RG: The association with Sorrow came about simply by being at the right place at the right time. Rose & Robert have been incredibly kind and supportive, and I'm still in shock at the idea of working with them! As for David's contribution, that was really the result of protracted begging! There really are no musicians I admire more than David Tibet. I'm also a huge fan of his artwork, and so when I got the idea of using his work for the cover of the next album, I just hounded him until he submitted! Now that he's agreed though, the heat is really on! I feel like the next album has got to be just perfect to be worthy of his amazing contribution. All such superheroes aside, we are very big on collaborations and collective music-making. We often collaborate with our close friends on individual tracks. My friend David Hazelton is present on a few of the tracks on our Golden Nadir release and on various tracks on the new project we are currently working on. There are quite a few special guests on our Golden Nadir release.
GAA: I hope I'm right in saying that we strive to let guests influence the overall spirit of the music, rather than just play bit-parts, as it were. This will hopefully keep what we do fresh as we go along, by always taking on board new influences.
JPM: Well, the Rose/Robert Lee connection came about from meeting Rose in London at the C93 gigs at the Bloomsbury earlier this year. Tibet's contribution came from the seemingly endless enthusiasm and energy of Russ. Collaborations give an interesting slant to things, other energies to play with. Our approach to all this so far has been so eclectic that we really have had no problems slotting other peoples' contributions into the whole.
x) Will the members of Amenti Suncrown ever met face-to-face? Do you envisage a time when the members of Amenti Suncrown will meet to record or perform together?
RG: We all just met for the first time in London in April and have just recently received an offer to play in California. For now we are quite content as we are and are having a great time watching this whole project develop.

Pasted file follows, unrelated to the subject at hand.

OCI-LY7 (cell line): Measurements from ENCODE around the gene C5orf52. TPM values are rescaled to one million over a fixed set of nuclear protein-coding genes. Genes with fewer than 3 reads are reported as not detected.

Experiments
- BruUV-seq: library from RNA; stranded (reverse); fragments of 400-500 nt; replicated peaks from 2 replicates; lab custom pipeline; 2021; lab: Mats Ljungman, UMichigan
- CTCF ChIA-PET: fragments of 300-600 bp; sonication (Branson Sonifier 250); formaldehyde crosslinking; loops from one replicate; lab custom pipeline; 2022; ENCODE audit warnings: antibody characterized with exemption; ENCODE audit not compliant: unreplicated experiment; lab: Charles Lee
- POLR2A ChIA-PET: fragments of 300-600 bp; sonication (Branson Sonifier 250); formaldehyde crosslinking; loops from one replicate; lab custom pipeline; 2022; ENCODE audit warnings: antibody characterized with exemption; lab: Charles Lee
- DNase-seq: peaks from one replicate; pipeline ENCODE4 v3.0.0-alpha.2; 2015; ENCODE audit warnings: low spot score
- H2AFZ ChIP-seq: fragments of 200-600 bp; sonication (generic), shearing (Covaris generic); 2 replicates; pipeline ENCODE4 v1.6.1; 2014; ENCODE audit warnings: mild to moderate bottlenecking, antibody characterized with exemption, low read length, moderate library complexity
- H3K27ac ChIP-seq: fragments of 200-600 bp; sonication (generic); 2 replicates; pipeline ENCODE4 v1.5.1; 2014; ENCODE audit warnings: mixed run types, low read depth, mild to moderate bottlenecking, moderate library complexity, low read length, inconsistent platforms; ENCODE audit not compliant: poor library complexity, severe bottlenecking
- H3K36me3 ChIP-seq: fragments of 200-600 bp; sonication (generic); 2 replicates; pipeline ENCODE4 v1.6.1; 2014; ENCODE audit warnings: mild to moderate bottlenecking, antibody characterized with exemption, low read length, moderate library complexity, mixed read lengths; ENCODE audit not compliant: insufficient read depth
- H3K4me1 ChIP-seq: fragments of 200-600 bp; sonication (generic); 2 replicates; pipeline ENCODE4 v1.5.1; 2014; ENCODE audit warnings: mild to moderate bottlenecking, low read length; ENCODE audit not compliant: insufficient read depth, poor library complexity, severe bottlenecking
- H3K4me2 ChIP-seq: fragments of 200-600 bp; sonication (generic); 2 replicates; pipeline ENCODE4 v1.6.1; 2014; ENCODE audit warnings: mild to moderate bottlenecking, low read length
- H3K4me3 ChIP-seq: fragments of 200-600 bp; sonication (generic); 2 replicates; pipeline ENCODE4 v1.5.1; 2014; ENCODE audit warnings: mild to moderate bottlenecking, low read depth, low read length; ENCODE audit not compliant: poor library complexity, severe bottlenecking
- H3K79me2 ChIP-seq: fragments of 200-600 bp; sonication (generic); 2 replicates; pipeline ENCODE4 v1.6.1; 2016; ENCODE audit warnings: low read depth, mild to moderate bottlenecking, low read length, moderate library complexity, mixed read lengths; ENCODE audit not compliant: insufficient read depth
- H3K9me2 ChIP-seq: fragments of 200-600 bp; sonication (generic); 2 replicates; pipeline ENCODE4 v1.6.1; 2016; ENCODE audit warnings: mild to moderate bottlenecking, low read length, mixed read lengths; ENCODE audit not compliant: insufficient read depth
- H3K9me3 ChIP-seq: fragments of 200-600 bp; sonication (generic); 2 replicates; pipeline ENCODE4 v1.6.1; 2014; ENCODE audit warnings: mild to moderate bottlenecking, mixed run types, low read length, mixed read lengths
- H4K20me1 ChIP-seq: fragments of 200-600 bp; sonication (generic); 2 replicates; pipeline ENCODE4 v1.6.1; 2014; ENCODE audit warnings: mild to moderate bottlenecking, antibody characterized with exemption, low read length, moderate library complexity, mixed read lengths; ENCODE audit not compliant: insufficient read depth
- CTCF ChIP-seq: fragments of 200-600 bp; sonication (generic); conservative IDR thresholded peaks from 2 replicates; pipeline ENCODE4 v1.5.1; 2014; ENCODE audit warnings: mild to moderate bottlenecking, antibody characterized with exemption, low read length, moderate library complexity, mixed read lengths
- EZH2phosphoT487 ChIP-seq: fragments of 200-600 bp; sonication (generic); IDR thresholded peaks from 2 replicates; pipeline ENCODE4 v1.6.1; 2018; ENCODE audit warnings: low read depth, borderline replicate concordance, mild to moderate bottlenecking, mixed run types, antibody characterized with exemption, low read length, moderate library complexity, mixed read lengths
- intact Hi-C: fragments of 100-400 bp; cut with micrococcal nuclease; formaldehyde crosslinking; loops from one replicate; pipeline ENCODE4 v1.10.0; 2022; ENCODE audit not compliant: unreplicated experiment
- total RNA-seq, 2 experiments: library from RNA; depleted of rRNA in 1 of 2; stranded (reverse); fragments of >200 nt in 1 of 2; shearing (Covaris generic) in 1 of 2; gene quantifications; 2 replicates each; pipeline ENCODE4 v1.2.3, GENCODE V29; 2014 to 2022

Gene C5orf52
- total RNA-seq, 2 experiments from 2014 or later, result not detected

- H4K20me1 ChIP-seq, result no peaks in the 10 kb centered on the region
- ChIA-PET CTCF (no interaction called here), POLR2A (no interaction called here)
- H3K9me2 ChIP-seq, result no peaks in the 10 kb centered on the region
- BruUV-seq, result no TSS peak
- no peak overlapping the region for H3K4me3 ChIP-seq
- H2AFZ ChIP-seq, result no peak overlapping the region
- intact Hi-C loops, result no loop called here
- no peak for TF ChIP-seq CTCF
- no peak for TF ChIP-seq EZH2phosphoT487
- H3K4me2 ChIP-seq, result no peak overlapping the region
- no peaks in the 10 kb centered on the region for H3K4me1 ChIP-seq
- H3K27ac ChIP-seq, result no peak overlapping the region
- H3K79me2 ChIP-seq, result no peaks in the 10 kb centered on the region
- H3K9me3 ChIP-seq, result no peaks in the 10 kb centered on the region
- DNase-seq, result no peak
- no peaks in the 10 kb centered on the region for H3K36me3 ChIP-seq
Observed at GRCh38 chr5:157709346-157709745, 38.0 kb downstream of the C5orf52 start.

GAA: Having said that, Paul and I do sometimes record Amenti material together, as we live very near to each other. We then send the results to Russ for further development. And Paul and Russ will probably be working together soon in California. I'm looking forward to hearing what they send me! But this so far is the exception rather than the rule. Usually we collaborate online.
JPM: We all met earlier this year, and got on like the proverbial house on fire! We also met John Siddique of Jowonio Productions and have a project with him in the pipeline.
xi) Future plans? Anything else to add?
RG: Just a warm thank you to yourself and all the other people who continue to help us out-especially the great folks at World Serpent and the endlessly enthusiastic people on the Coil list.
GAA: I'll second that.
JPM: There is a film being made for us (hopefully!)-a handmade cameraless film which I'm really looking forward to seeing and contributing to. As well as the work with Jowonio that I mentioned. And I need to learn how to use these bloody computer things a bit better. I would like to add a big thank you to all those who have helped us and given us such positive feedback and enthusiasm.